These two Trust Funds contained in the Public Accounts of the Province are actually Pension Trust Funds. They are the Funds where both employee and employer pension contributions are made too where they are invested by the NBIMC.
I recall the PSSA plan and Trust Fund commenced circa 1932 and still exists today. From 1932 until fiscal year 1975/76 (or 76/77) primarily only employee contributions were paid into this fund and it was invested mainly in government bonds. Pensions were paid from this Trust Fund, from the mainly employee money. The Province of NB did not make a regular contribution to this pension plan for these some 43 years (for 28 years no employer contribution was made).
In fiscal 75/76 (or 76/77) the Province committed approximately $7.2 million to begin funding the PSSA and TPA. Approximately $3.6 million was paid into each Trust Funds #4 and #7. This was the establishment of Trust Fund #7; it did not exist prior to 75/76 (or next) fiscal year. Prior to this fiscal year teacher contributions were paid into the General Revenue fund of the Province and pensions were paid out of that general revenue fund. The Teachers Plan commenced circa 1910 and pensions always exceeded employee contributions and each year including fiscal 75/76 (or next) the province budgeted for the pension payroll shortfall. This was the Province’s only contribution to the Teachers Pension Plan in those some 65 years.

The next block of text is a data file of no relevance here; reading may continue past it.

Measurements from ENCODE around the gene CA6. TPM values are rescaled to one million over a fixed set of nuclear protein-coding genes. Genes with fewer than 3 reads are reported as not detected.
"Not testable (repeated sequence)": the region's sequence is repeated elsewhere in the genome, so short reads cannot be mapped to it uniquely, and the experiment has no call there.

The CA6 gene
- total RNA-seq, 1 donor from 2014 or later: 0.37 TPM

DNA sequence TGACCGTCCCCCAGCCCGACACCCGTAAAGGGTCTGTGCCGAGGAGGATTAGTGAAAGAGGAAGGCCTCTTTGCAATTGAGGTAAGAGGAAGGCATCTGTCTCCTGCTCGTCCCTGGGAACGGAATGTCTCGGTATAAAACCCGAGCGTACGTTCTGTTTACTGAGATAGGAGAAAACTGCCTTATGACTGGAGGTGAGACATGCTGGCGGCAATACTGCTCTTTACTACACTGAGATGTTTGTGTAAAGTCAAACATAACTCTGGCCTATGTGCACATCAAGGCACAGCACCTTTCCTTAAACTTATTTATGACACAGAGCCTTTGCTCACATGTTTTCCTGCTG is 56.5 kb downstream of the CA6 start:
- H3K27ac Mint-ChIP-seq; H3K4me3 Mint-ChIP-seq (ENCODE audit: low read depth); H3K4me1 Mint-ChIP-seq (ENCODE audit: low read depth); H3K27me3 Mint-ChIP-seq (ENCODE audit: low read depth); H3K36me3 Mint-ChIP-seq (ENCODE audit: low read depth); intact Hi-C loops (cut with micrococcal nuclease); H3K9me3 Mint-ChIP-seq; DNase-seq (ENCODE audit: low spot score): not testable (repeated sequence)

In fiscal 76/77 (or 77/78) the Province began matching contributions of both PSSA and TPA members. In addition, because the TPA Trust Fund #7 was beginning with just the $3.6 million contributed the previous year the Province continued to budget and pay the annual teacher pensioner payroll in order to allow the fund to increase more rapidly than if pensions were being paid out directly from Trust Fund #7.
In late 80’s/early 90’s the Province realized it had neglected the issue of funding its pension plans. In approximately 1993 the employer contributions provisions to the PSSA and TPA were changed from matching contributions to actuarially determined contributions in an actuarial valuation approved by the Chairman of Board of Management. At the same time pensions began to be paid directly from the TPA, Trust Fund #7. They had always been paid from the PSSA Trust Fund #4.
In addition the Province embarked on a plan to full funding by making amortization payments to liquidate the unfunded liability in each of these two pension plans. It was estimated that liquidation would take approximately 22-25 years.
Due mainly to exceptional market performance and overall performance of NBIMC a fully funded status was reached much quicker, inside approximately 11 years. It could be said that this was due to the investment performance being front end loaded. Unfortunately the Province stopped special payments when fully funded state was reached, thereby putting the financial status of the pension funds at risk. After a few years, the special funding payments recommenced, but damage had been done. There was no provision in Law that outlined the special payments and that they were mandatory.
It was these same exceptional returns that lead the Province to be able to book, for accounting purposes, negative pension expenses for a number of years. These “surpluses” are still showing on the books of the Province and are being amortized.